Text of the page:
De kans op vestiging van zaailingen op wadplaten wordt bepaald door de fluctuaties van de bodem waarop de plant wortelt.

Organisms in search for a place to live use window of opportunity

NIOZ Royal Netherlands Institute for Sea Research
13-MAY-2022 - Summers are getting hotter on average, showers are becoming more intense, and sea levels are rising ever so slightly. “But it's not just the changing averages that determine whether an organism can settle somewhere or not. It's often all about the spread around the average”, say ecologist Jim van Belzen, ecologist at NIOZ in Yerseke and colleagues in a recent publication.

A seed seeking to nest in dry soil or a salt marsh plant exposed to strong forces of waves, all face harsh conditions under which they must try to settle. “All those organisms have to take advantage of what is called a window of opportunity”, Van Belzen says. “They have to have a favorable period that is long enough for their roots to grow in the dry or dynamic soil. Once their roots reach deep enough, they can again cope with tougher conditions. So it's not so much the average drought or the average strength of the waves that plays tricks on them, it's the distribution around those averages. Is there a period of suitable conditions that lasts long enough for them to take a chance?”

Deer grazing determines how high the vegetation must be to get out of reach


Van Belzen and colleagues have encapsulated this law into a mathematical formula that looks both simple and elegant: l=d/t. “But as simple as it looks, that's how long we've been philosophizing about it”, the researcher states. “This insight that you have to look for the window of opportunity, i.e. the chances for an organism, are relatively new in this field of research. Until now, we thought mainly in terms of ‘alternative states’, barren or vegetated, wet or dry. And those states could then turn towards each other via critical transitions, or tipping points. But how that works was not clear. By explicitly adding the variation in conditions to the theory, we can calculate the probability of such a critical tipping point occurring.”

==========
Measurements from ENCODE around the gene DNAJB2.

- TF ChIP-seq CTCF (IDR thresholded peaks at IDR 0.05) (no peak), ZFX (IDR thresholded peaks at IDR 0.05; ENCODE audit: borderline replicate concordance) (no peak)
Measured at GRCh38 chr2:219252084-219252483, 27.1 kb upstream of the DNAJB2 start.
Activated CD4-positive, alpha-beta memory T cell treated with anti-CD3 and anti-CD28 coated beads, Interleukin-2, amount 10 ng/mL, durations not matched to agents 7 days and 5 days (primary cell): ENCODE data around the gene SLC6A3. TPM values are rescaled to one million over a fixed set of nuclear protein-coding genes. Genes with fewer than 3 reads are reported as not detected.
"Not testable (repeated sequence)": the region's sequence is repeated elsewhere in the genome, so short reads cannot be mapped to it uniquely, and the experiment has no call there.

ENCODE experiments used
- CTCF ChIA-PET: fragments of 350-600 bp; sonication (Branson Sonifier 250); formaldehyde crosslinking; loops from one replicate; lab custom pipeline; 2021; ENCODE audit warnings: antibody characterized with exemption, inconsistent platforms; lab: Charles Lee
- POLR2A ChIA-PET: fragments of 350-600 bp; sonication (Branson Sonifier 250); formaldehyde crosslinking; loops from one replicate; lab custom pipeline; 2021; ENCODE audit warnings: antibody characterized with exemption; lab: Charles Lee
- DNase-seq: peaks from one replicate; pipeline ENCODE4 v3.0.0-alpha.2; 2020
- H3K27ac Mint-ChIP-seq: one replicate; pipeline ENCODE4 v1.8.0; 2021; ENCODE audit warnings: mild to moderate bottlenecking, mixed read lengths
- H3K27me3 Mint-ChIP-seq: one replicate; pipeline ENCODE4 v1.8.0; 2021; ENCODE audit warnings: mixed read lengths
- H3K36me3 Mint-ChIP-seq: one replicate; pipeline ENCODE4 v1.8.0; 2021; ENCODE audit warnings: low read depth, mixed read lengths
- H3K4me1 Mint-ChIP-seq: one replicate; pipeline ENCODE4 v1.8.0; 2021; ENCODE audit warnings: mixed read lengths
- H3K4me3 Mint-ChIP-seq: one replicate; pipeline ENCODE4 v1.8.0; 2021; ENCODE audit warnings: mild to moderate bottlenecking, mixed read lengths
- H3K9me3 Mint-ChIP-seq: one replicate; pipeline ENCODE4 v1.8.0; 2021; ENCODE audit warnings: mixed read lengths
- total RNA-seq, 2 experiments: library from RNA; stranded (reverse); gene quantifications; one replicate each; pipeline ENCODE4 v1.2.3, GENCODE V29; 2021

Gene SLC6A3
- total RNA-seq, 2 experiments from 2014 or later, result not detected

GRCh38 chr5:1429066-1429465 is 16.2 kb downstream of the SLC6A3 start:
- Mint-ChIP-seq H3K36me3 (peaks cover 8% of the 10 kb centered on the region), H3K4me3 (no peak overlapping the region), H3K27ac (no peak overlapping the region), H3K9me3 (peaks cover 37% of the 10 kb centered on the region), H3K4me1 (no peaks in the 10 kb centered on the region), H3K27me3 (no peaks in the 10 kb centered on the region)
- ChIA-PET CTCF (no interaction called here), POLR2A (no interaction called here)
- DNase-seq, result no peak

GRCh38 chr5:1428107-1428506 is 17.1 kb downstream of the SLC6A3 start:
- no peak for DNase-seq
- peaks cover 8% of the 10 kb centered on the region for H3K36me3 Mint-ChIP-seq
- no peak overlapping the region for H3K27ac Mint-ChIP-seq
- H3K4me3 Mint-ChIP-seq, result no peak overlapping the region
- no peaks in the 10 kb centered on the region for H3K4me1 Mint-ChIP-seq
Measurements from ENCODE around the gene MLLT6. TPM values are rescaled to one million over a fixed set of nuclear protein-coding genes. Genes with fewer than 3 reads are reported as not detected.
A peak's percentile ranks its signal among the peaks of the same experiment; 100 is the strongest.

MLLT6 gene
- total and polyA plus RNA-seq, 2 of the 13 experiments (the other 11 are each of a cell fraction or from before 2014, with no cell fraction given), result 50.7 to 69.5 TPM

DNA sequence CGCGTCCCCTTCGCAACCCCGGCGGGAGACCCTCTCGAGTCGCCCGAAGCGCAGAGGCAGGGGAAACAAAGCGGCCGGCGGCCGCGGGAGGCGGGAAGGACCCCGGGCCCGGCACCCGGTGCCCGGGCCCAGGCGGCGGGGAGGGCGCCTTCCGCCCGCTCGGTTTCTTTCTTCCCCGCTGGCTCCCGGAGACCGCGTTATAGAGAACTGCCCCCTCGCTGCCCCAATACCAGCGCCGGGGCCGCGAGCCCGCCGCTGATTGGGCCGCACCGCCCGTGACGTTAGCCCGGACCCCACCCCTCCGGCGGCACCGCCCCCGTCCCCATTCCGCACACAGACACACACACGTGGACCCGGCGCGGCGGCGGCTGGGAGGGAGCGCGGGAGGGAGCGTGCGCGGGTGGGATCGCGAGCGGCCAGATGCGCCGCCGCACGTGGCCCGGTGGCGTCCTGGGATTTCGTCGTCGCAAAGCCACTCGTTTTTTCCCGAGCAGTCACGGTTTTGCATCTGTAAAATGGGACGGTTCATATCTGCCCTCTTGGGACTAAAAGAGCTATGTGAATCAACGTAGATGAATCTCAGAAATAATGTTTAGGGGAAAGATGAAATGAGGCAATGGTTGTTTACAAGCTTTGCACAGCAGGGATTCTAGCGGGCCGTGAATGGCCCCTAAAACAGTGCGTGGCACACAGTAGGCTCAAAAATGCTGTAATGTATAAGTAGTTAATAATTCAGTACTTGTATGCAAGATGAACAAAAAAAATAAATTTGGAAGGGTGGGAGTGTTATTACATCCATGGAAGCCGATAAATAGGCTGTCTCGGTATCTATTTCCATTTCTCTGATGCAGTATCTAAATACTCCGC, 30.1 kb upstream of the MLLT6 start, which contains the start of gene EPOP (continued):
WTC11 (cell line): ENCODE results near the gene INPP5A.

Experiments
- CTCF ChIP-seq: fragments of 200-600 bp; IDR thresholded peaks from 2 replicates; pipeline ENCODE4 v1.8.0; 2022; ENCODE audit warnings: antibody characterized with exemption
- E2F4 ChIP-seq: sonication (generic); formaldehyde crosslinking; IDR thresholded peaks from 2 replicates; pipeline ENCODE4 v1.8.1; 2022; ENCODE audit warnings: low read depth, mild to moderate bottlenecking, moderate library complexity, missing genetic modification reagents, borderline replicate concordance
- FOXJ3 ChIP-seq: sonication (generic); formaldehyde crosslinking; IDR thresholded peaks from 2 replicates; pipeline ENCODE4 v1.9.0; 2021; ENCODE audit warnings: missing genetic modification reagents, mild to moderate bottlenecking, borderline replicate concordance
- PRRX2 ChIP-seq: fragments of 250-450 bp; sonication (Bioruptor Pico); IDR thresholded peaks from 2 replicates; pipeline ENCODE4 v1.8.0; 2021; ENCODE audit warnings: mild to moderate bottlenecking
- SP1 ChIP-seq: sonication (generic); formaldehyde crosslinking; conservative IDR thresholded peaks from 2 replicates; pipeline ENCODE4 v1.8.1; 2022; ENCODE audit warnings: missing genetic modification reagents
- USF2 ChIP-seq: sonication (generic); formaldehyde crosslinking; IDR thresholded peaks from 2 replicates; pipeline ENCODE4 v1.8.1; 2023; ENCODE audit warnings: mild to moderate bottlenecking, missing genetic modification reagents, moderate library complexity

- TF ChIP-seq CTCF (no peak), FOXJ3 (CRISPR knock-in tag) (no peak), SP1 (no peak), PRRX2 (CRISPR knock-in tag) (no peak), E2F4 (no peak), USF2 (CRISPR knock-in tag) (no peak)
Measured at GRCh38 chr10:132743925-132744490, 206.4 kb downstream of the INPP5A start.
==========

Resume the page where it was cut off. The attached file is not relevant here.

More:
The probability of seedling establishment on tidal flats is determined by the fluctuations of the bed-level the plant is rooting in

Determining needs

The formula of Van Belzen and colleagues is more than fodder for philosophers and mathematicians. It can also be used by fieldworkers, he emphasizes. The key lies in determining the timing of an organism's needs in relation to the climate. “For example, you must try to determine how long it takes for a plant to have roots long enough to reach groundwater, or how long it takes for a plant to get high enough to withstand grazing by animals. At the same time, you need to measure how long a period of drought can last or how often grazers pass by, including the spread therein. Within that spread, you can then take targeted measures as a terrain manager, to increase the chances for an organism, for example by giving extra water or by keeping grazers away.”

Expressed in the mathematical formula l=d/t, l is then the speed at which the roots grow in centimetres perday, d the groundwater depth during dry conditions in centimetres and t the time in days that the plant has the chance to grow undisturbed. “By looking through these mathematical glasses, you can get more than an educated guess on the chances of an organism to settle”, Van Belzen says.

More information

Text: NIOZ
Photos: Jim van Belzen